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Build Anything Anywhere Threatens Communities

Froma Harrop on

YIMBY sounds nice. YIMBY stands for "Yes in My Backyard." It's a positive-sounding rejoinder to NIMBY, "Not in My Backyard." The NIMBY label is being used to stigmatize defenders of zoning laws, with the goal of bulldozing the rules.

Needless to say, real estate developers are all for YIMBY -- though not necessarily where they themselves live.

The YIMBY movement has gained steam as a solution to the alleged shortage of "affordable" housing, a vaguely defined concept. Its backers now comprise a diverse group combining the left and the right for not always the same reasons. It is a blunt tool, however, and bad politics.

Zoning is intended to serve local needs and desires. The best examples consider geography, history and existing infrastructure. But states are now bullying towns to just build, build, build. Look, America is a big place. We don't all have to stuff ourselves into a handful of urban corridors.

This is not a defense of all zoning laws. There are good arguments for easing regulations to let homeowners build accessory apartments, often sweetly referred to as "granny flats," or to rent an apartment over the garage. Duplex (two-family) homes can be a nice addition to a neighborhood of single-family houses.

And in many places, a case can be made for allowing taller structures near rail stations. That kind of building happened naturally around Dallas' 93-mile commuter rail line. But at the time of it the lines' construction, many of the stations were surrounded by open land.

Montana Gov. Greg Gianforte got a bunch of YIMBY hugs when he pushed through a law forbidding local governments to enact zoning laws. (Anything goes? I don't know.) A photo on Bloomberg News showed a sign heralding a future 82-house development outside Culbertson, Montana. The sign was surrounded by empty land to a distant horizon. Montana isn't Connecticut.

New York Gov. Kathy Hochul's plan to force building in already congested suburbs is being jeered for good reasons. The townspeople don't want high rises to obliterate their familiar downtowns.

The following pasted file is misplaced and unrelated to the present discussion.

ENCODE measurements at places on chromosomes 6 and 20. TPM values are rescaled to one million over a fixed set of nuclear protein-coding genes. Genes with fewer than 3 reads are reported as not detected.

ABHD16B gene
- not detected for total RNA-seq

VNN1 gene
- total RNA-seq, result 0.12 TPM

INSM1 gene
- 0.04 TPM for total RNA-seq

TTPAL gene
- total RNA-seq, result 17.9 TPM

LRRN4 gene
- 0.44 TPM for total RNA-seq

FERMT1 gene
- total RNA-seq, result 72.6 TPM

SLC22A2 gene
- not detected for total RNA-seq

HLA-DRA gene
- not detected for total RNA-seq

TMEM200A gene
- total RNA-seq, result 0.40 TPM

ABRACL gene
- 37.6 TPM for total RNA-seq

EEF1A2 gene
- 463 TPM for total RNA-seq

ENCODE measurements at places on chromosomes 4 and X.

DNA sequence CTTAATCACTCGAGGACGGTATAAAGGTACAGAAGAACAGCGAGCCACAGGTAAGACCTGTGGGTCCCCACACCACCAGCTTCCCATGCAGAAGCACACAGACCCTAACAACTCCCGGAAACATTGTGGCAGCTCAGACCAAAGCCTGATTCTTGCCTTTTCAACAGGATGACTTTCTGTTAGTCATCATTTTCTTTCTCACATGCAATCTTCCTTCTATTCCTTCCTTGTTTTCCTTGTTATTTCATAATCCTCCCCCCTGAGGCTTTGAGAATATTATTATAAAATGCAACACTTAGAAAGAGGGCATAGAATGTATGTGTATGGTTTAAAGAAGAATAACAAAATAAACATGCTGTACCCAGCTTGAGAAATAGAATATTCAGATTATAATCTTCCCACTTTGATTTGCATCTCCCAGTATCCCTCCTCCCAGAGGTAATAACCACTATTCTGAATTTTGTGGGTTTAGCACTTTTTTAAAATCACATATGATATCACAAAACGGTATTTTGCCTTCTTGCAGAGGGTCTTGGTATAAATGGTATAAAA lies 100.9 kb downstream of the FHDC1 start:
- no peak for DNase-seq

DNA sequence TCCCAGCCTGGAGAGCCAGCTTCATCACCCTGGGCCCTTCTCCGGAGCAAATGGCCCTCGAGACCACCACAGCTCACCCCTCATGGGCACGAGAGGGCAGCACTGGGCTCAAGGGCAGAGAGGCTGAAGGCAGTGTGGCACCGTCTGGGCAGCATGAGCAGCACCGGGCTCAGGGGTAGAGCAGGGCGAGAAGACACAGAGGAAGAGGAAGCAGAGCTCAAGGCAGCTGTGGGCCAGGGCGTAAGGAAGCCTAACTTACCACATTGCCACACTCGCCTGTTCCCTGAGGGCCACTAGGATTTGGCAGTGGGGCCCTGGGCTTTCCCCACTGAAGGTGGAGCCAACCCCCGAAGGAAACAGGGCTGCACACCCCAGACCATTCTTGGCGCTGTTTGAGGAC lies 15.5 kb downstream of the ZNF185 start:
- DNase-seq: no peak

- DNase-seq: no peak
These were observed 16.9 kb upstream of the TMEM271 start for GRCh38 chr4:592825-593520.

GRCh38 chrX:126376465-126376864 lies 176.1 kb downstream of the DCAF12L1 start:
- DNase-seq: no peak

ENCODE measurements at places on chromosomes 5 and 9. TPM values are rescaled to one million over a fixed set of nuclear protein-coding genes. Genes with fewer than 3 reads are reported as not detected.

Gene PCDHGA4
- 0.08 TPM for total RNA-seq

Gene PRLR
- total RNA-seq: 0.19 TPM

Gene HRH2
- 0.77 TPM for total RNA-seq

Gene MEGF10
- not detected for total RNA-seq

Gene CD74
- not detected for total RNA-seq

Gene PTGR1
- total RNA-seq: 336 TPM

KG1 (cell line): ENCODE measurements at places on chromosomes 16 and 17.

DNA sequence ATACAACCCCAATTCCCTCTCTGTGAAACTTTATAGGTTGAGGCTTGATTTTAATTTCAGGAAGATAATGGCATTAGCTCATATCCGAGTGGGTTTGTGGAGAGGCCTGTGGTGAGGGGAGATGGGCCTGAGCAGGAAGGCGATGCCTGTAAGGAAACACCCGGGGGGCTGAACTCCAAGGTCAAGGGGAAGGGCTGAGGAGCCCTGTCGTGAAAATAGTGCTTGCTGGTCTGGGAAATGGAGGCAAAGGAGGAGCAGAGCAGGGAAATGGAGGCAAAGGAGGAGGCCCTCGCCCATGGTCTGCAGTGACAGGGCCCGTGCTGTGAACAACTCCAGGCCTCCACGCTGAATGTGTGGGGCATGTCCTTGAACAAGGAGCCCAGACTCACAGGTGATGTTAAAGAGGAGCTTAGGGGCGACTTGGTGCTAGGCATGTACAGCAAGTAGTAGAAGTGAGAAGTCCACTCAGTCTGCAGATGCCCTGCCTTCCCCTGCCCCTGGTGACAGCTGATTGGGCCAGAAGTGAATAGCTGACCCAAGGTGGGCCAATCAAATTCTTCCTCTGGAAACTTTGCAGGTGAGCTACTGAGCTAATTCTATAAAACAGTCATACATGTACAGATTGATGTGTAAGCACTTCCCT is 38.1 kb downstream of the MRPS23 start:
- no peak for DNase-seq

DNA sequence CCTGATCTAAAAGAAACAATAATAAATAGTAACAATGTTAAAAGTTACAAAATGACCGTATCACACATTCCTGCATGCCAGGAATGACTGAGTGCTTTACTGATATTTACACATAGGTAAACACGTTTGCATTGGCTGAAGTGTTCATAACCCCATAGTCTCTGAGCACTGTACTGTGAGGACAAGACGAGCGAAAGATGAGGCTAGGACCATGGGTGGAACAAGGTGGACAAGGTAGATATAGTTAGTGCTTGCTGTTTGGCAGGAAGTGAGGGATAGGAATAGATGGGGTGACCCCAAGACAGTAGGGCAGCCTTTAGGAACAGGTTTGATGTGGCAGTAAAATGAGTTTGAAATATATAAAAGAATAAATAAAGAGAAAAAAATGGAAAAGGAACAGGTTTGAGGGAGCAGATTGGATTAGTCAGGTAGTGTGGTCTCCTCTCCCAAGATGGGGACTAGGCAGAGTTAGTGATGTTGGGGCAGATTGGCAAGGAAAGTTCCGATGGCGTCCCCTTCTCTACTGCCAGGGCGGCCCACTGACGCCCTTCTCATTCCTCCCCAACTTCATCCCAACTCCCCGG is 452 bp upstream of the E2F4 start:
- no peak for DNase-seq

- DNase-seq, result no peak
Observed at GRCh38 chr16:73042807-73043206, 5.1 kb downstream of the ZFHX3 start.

The argument for trading quality of life for cheaper housing is a loser. Hey, if you really want to build more housing in Manhattan, why not erect towers on all that wasted land in Central Park? Imagine how much cheaper housing would become in Paris if they leveled all those six-story Belle Epoque buildings and erected apartment blocks in their place.

 

A battle rages in San Francisco over plans to put a 24-story apartment building at the foot of Telegraph Hill, whose steep streets and quaint cottages grace a jillion postcards. A group backing it, YIMBY San Francisco, represents developers claiming their dedication to affordable housing. But only a fraction of that project's units would be "affordable" -- and 10 of them would go to people earning up to 120% of the area's median income. So much for "granny flats."

Towns in densely populated Eastern Massachusetts are up in arms over the state's MBTA Communities Act. It imposes strict demands to build multifamily housing in towns served by transit.

In a letter of protest sent to Gov. Maura Healey, the Select Board of Wrentham argued that they were not against adding to the housing supply but that the bill would force the town to increase its population by as much as 13% without any state funding. Wrentham doesn't even have municipal sewage.

The Wrentham selectmen stated well the threat they see in the housing requirement -- that it "will lead to the destruction of the small-town New England charm we've come to love."

"Yes in My Backyard" so often means "Yes in Your Backyard." But No. We don't have to roll over for developers.

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Follow Froma Harrop on Twitter @FromaHarrop. She can be reached at fharrop@gmail.com. To find out more about Froma Harrop and read features by other Creators writers and cartoonists, visit the Creators webpage at www.creators.com.

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